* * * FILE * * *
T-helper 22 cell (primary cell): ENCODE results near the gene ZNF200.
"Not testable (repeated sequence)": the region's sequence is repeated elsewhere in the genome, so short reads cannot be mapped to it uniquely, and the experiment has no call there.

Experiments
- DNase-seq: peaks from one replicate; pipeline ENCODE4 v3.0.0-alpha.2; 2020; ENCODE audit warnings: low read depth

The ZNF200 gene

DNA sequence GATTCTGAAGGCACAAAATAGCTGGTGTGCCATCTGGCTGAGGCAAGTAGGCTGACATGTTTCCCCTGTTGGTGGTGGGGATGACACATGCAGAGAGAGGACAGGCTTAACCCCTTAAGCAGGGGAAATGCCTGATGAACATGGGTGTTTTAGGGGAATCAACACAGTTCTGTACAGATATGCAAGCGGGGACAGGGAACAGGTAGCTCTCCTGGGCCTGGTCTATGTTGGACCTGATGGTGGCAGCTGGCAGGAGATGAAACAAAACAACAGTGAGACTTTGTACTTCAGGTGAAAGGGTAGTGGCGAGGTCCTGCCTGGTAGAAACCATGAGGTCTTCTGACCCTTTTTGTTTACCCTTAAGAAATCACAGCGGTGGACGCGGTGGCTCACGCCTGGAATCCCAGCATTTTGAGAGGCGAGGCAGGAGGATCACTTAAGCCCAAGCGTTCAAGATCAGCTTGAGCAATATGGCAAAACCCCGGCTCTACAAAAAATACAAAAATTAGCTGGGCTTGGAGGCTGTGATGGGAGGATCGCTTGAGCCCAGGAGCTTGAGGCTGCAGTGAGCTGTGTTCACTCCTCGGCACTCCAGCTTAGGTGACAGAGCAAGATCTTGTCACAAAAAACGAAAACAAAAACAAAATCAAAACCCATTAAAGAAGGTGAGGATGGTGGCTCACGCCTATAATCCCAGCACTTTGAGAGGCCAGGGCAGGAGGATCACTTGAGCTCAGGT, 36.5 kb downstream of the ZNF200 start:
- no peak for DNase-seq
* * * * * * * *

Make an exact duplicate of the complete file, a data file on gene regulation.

T-helper 22 cell (primary cell): ENCODE results near the gene ZNF200.
"Not testable (repeated sequence)": the region's sequence is repeated elsewhere in the genome, so short reads cannot be mapped to it uniquely, and the experiment has no call there.

Experiments
- DNase-seq: peaks from one replicate; pipeline ENCODE4 v3.0.0-alpha.2; 2020; ENCODE audit warnings: low read depth

The ZNF200 gene

DNA sequence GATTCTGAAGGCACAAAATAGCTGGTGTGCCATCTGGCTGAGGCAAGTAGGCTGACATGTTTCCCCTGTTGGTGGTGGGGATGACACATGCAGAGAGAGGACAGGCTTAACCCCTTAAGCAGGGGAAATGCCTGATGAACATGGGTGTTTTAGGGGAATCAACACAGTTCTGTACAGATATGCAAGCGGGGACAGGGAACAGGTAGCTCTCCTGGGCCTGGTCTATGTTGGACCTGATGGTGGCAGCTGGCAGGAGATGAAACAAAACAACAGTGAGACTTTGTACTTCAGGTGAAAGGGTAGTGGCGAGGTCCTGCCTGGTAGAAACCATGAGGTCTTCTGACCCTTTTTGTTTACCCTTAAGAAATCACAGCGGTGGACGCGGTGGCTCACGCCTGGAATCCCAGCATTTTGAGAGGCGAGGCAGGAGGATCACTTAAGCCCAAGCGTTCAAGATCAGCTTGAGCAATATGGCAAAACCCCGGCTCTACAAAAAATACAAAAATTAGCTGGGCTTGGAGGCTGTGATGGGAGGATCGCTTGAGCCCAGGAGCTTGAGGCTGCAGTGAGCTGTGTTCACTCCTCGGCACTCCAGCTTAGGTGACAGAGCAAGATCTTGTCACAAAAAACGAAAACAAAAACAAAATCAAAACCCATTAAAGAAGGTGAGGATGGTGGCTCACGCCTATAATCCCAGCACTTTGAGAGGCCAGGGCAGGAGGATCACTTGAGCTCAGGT, 36.5 kb downstream of the ZNF200 start:
- no peak for DNase-seq